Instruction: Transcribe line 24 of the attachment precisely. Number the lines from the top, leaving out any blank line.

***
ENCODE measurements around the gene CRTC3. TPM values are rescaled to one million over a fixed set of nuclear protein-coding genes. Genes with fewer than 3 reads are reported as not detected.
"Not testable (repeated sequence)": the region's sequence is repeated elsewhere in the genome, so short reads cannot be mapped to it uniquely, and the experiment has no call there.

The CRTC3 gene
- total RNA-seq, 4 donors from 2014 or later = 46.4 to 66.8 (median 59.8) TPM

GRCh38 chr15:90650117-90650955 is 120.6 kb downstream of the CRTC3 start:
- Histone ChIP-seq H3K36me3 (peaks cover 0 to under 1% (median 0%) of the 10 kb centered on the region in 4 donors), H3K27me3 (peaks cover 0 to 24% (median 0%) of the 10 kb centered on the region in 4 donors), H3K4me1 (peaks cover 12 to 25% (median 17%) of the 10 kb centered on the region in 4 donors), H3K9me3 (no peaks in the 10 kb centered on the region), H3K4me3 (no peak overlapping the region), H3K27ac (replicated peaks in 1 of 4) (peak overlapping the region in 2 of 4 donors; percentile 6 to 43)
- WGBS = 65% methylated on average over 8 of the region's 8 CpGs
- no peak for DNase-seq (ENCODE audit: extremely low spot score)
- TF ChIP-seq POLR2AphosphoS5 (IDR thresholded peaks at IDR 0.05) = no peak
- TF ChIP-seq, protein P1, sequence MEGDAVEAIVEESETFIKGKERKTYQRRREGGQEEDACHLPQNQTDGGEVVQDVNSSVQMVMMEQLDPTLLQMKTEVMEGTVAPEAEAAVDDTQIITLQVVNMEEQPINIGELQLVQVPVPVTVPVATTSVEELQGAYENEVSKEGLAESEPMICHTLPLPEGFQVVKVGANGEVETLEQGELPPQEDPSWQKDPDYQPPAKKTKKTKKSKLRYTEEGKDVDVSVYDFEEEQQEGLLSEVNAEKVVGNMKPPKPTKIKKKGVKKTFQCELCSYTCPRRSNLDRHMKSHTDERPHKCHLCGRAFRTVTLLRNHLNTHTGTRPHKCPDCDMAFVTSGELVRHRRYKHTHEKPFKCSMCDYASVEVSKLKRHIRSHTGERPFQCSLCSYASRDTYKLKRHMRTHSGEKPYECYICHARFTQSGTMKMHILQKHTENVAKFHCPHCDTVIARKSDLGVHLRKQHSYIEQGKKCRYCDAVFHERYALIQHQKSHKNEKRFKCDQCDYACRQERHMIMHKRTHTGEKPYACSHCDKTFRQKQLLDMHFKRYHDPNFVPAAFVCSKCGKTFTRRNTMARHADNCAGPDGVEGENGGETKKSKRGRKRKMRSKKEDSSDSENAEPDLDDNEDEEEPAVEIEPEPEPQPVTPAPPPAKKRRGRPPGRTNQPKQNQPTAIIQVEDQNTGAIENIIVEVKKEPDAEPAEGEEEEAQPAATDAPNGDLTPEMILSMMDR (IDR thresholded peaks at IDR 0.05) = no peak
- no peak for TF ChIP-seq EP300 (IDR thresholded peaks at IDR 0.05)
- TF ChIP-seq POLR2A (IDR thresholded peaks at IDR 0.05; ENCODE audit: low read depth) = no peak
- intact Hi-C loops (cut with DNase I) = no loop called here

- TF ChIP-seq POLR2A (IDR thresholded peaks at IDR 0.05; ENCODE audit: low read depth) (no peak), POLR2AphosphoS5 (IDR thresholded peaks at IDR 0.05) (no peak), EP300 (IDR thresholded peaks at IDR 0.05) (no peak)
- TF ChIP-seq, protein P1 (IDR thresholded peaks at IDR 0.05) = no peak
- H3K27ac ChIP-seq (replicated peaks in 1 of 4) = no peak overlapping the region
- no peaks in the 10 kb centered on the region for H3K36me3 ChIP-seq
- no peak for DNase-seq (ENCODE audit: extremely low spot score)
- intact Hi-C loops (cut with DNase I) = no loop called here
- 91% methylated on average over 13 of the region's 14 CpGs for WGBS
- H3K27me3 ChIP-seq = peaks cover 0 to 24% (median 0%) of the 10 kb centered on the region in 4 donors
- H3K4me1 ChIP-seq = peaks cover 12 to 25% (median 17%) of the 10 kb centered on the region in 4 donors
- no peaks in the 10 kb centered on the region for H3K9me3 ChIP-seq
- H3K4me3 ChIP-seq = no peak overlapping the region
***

- H3K4me3 ChIP-seq = no peak overlapping the region